It’s High Time Web Sales Were Taxed

How 'showrooming' wrecks American business and destroys American communities

According to Technopedia, “showrooming” is when a shopper visits a store to check out a product, but then purchases the product online from home. This occurs because, while many people still prefer seeing and touching the merchandise they buy, many items are available at lower prices through online vendors. As such, local stores essentially become showrooms for online shoppers.

Someone once told me the story of a woman who owned a bookstore in a small, upmarket commuter town in Bucks County, Pa. She worked 12 hours a day for years to keep the place going—author lectures and book signings, children’s reading programs, book fairs at local schools, etc. Life for her was a nightmare in the face of vicious price competition from deep discounters, Borders and Barnes & Noble. At the time, the ultimate bookstore killer—e-books—were maybe a gleam in Jeff Bezos’ eye.

One afternoon while an author was at the signing table, the owner wandered along the line of customers with books waiting to get an autograph and exchange a word or two with the author. As she eased down the line the she overheard one woman say to another woman, “Actually I bought my copy from Amazon. I couldn’t resist the price.”

This was the final fist in the gut.

The store closed the following week.

The losers:
• The town (no author lectures and book signings).
• The children (no more after-school reading programs).
• The schools (no more book fairs).
• Adult readers (no knowledgeable sales people to discuss books, plus the nearest bookstore—Barnes & Noble—was 12.9 miles away).
• A team of knowledgeable, literate sales personnel was thrown out of work.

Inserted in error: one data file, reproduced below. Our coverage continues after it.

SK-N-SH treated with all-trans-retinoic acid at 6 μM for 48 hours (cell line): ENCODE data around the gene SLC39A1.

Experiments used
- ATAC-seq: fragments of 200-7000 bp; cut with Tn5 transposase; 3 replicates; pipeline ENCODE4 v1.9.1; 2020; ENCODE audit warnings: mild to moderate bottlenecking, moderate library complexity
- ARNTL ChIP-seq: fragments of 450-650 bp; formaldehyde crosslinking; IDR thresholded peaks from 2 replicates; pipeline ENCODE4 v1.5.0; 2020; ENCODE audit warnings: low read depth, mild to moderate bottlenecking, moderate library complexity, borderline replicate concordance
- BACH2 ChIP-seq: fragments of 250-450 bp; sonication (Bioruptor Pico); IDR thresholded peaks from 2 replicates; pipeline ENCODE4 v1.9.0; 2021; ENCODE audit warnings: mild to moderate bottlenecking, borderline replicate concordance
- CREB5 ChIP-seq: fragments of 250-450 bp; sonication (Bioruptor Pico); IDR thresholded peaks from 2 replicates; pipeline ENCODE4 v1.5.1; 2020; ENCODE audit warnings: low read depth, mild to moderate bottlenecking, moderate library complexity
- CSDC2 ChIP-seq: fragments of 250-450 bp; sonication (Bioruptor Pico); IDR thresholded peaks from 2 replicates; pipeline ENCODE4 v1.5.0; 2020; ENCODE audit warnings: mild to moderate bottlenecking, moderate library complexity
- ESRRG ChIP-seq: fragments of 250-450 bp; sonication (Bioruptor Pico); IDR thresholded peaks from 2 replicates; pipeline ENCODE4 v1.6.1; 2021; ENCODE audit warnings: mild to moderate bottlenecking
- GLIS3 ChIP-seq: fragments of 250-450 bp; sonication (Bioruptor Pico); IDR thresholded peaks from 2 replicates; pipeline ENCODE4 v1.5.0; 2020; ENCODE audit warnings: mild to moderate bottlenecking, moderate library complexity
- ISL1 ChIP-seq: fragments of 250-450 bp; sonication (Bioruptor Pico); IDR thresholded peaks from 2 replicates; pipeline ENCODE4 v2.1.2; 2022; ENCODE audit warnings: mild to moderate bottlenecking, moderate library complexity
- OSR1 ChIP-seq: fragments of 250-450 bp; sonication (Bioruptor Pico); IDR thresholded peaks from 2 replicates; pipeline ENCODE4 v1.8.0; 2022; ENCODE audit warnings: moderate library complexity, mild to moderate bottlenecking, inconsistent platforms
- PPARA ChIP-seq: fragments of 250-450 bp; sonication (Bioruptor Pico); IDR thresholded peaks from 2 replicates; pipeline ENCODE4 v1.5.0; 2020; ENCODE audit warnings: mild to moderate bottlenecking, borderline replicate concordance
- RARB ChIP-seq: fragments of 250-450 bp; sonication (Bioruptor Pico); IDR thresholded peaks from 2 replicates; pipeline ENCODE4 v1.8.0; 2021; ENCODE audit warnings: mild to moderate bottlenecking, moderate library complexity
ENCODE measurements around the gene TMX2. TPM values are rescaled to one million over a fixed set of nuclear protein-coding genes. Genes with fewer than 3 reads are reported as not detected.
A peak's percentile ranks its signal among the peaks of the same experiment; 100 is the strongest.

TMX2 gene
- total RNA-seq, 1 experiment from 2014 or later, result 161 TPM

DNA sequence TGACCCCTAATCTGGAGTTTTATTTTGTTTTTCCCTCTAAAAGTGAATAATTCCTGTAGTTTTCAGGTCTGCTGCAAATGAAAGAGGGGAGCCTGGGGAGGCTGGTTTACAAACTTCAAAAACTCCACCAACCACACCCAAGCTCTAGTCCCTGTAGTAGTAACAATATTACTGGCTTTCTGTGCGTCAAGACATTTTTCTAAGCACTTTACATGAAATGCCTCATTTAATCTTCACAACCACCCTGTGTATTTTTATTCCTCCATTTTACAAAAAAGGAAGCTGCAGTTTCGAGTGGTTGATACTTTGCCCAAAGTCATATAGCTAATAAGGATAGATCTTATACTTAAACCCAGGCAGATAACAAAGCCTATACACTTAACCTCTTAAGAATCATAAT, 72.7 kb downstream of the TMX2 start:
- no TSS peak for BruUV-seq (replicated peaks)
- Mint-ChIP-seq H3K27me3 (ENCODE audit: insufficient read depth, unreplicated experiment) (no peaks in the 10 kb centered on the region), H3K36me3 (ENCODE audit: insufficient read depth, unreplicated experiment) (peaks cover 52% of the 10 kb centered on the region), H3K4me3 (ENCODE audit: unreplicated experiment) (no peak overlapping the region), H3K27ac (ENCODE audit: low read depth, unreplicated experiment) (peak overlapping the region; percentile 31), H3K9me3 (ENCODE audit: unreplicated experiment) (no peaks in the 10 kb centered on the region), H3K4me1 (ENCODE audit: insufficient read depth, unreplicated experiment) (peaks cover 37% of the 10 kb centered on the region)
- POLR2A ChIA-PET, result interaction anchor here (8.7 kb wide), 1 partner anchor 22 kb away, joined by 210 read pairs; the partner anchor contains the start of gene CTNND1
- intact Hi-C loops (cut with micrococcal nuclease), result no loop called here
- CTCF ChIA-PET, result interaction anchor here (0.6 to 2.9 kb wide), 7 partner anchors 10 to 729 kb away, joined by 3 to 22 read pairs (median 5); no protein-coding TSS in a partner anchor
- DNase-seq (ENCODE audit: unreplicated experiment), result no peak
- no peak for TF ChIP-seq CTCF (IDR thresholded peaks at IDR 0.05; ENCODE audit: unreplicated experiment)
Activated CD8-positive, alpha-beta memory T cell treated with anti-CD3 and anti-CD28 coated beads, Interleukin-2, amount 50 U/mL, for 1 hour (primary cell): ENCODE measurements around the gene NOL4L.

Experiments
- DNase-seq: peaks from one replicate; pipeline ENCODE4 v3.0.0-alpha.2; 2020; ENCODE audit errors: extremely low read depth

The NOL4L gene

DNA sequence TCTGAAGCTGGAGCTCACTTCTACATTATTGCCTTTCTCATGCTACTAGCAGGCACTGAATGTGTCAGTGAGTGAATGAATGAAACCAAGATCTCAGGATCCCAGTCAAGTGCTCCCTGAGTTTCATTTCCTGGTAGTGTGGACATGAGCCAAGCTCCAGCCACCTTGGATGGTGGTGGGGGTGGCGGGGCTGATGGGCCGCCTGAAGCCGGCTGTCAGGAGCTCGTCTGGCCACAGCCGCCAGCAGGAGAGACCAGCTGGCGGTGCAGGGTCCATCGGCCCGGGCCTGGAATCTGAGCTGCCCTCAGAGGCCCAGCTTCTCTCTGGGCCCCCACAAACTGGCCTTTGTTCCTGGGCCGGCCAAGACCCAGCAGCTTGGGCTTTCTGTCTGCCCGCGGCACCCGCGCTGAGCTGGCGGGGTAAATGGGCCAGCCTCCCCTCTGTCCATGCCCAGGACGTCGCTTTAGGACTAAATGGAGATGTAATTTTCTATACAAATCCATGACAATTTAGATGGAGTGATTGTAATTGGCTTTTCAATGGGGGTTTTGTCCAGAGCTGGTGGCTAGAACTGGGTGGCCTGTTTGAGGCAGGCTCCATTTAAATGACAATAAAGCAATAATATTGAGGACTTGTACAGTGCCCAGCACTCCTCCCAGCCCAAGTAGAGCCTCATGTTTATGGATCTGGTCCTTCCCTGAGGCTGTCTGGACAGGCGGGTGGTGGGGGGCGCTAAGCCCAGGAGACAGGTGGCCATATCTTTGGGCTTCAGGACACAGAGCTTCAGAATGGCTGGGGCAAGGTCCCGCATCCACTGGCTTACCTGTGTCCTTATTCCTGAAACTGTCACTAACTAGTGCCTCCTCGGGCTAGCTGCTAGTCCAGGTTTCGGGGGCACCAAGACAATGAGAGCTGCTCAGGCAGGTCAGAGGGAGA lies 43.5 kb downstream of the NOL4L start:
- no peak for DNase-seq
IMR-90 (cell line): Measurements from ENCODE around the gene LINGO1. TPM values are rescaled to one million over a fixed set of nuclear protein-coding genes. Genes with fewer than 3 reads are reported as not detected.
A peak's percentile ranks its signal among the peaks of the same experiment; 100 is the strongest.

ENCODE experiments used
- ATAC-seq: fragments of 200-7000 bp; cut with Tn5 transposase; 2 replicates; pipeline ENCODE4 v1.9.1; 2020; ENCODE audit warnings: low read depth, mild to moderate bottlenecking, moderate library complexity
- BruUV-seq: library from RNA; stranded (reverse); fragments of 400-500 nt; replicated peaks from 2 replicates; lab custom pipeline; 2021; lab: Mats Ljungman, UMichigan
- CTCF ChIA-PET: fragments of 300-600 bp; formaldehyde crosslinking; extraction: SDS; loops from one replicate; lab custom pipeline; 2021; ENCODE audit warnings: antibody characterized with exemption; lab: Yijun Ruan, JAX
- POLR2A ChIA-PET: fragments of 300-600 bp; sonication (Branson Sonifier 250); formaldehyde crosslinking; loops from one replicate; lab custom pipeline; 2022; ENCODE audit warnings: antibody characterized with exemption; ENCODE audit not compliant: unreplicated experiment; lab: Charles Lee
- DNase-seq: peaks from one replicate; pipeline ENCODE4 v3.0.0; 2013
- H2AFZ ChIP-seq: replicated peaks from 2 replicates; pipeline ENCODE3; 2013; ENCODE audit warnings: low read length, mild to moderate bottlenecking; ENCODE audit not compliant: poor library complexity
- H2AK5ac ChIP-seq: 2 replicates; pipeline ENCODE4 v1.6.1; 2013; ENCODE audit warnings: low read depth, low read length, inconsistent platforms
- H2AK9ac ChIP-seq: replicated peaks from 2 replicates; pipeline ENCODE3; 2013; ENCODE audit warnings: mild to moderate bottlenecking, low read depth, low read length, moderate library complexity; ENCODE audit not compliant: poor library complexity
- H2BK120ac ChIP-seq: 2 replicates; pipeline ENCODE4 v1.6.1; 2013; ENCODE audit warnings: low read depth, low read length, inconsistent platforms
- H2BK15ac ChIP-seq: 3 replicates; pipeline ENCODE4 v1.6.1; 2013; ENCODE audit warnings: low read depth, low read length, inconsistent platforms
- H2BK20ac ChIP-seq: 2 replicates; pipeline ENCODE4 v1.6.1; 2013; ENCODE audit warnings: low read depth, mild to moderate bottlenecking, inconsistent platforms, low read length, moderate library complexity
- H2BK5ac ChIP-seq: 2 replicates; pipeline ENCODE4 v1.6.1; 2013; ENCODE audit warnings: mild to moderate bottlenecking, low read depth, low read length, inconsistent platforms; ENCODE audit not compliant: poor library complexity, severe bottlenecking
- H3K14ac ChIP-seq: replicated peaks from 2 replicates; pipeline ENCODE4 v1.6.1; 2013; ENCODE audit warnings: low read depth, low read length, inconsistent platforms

• The state of Pennsylvania lost out on: 1) 6 percent state sales tax on the book purchased from Amazon, say $1.50 on a $30 book, and 2) unemployment insurance for the laid-off workers.

Denny Hatch is the author of six books on marketing and four novels, and is a direct marketing writer, designer and consultant. His latest book is “Write Everything Right!” Visit him at

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  • Fred Lederman

    Denny- You sure generated a storm of opinions with this article. Good for you! I believe that Rob Trube expresses a point of view that is rationale, logical and meaningful to consumers. If you want value added services….like education on the use of the product you buy, assistance in setting it up, maximizing its usefulness and/or having a local source of contact for your business or hobby….you buy locally. If you want generic "stuff"….you can get your books, DVDs and similar items at any of the "fast food" business model Internet purveyors of "stuff". In the long run, you do get what you pay for

    What most consumers do not understand is that opening up taxation to states and local municipalities that are generally overspending their budgets year after year, with virtually no third party controls, is absolutely dangerous. Consider New York City….they have a mayor who is a proven business executive but doesn’t seem even remotely capable of balancing his city’s budget. No problem….just tax the rich. Now he is looking to tax grocers and/or their customers for using plastic bags. What next, raise the tolls on bridges and tunnels? Done. Charge fees (aka taxes) for "free" city sponsored events? In process. Charge incremental food and alcoholic beverage tax? In process. Outdoor event license (tax)? Done. City surtax on taxi fares, gasoline, cigarettes and theatres/movies? Partially done. What’s next? Proof of purchase and tax payment for the contents of non-commercial vehicles (commercial vehicles are already taxed) coming into or through NYC? What about home searches by a new revenue police force to make sure that New York City dwellers pay their unfair share to the "King of Spenders"? Haven’t we learned yet that once the "revenuers" get their pitbull teeth into your butt, they never let go? Carpe moola!

  • Barry Dennis

    Killing the messenger won’t change the message; Online shopping is here to stay, growing rapidly, and will replace everyday retail for commodity items and brands in a generation. Other than the "social" rewards of shopping, the opportunity to multi-task( "let’s shop and get a sandwich, maybe see what’s new at…..") the negatives, driving, parking, gas, time spent have been on the verge of consciousness for awhile.